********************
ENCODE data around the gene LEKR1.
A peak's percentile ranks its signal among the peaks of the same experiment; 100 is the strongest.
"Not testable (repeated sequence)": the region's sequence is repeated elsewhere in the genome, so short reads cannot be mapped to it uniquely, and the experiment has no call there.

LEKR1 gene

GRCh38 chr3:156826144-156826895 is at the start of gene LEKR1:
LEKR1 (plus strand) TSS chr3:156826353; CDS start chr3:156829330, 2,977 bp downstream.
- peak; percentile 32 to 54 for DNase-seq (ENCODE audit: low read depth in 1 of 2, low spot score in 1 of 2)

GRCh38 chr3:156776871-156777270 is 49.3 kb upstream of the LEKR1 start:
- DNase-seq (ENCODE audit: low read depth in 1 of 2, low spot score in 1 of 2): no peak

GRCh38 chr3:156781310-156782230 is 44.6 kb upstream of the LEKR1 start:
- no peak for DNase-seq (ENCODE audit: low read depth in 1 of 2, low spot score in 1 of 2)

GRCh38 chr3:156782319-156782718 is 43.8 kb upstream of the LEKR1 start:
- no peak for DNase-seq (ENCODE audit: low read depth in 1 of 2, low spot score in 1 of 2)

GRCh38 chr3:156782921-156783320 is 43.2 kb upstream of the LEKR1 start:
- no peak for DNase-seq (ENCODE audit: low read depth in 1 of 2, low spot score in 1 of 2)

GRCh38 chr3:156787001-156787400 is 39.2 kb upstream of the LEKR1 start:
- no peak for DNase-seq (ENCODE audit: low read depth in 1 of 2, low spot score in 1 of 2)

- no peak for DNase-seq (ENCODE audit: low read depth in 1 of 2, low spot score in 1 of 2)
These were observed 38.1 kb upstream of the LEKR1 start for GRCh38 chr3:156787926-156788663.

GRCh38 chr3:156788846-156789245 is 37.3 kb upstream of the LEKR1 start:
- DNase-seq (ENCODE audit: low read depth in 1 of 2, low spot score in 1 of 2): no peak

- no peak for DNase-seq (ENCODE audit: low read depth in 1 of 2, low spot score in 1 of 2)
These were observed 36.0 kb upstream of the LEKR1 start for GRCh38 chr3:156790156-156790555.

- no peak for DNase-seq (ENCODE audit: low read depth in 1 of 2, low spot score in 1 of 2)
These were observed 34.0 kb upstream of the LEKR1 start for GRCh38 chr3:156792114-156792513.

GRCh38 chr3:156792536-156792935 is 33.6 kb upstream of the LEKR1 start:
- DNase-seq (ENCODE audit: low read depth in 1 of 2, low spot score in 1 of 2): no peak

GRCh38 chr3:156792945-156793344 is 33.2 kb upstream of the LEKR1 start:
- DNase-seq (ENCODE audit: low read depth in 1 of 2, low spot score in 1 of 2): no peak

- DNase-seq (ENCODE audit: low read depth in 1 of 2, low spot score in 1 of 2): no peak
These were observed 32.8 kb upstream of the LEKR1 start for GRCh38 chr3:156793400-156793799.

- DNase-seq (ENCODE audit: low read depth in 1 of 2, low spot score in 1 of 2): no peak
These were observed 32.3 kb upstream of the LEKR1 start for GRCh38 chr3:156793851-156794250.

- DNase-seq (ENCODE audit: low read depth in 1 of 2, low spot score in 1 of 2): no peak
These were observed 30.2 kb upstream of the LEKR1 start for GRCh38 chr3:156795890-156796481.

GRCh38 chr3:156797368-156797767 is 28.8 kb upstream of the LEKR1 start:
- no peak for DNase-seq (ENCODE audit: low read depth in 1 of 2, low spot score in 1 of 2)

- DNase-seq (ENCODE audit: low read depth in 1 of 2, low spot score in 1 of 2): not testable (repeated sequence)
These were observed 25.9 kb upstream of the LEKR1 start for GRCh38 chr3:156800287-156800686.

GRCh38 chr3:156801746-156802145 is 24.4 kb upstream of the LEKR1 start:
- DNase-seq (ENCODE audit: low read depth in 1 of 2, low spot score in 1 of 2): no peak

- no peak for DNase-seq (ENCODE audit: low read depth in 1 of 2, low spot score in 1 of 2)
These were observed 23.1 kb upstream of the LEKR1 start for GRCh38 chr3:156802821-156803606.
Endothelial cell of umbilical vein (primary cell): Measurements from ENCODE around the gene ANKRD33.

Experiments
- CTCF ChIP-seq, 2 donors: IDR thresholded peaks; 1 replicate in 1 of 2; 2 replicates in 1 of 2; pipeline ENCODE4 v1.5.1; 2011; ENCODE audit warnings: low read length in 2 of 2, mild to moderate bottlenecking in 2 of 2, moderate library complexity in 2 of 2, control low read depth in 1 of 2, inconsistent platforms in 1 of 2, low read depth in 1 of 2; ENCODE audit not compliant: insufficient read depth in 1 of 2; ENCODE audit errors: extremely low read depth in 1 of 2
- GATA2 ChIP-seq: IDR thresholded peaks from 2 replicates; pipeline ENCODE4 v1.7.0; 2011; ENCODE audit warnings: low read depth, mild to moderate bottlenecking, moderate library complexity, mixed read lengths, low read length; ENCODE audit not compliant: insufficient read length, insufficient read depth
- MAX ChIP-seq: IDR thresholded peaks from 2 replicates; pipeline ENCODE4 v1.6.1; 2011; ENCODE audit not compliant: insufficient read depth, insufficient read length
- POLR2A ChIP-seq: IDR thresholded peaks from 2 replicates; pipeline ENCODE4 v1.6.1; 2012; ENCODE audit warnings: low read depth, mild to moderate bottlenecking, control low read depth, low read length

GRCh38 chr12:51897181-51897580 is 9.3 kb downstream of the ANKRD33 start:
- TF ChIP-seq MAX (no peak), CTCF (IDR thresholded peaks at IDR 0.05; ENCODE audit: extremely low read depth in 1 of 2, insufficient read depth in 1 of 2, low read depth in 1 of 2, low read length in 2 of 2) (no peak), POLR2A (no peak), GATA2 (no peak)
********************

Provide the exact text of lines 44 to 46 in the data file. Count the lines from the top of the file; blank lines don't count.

Endothelial cell of umbilical vein (primary cell): Measurements from ENCODE around the gene ANKRD33.

Experiments
- CTCF ChIP-seq, 2 donors: IDR thresholded peaks; 1 replicate in 1 of 2; 2 replicates in 1 of 2; pipeline ENCODE4 v1.5.1; 2011; ENCODE audit warnings: low read length in 2 of 2, mild to moderate bottlenecking in 2 of 2, moderate library complexity in 2 of 2, control low read depth in 1 of 2, inconsistent platforms in 1 of 2, low read depth in 1 of 2; ENCODE audit not compliant: insufficient read depth in 1 of 2; ENCODE audit errors: extremely low read depth in 1 of 2